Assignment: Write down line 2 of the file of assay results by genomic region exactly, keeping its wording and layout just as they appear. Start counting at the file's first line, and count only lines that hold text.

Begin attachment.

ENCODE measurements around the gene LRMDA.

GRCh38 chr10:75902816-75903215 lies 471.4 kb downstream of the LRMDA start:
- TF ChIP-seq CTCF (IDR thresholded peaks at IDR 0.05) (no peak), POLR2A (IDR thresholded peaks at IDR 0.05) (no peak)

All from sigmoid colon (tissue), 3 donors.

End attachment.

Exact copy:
GRCh38 chr10:75902816-75903215 lies 471.4 kb downstream of the LRMDA start: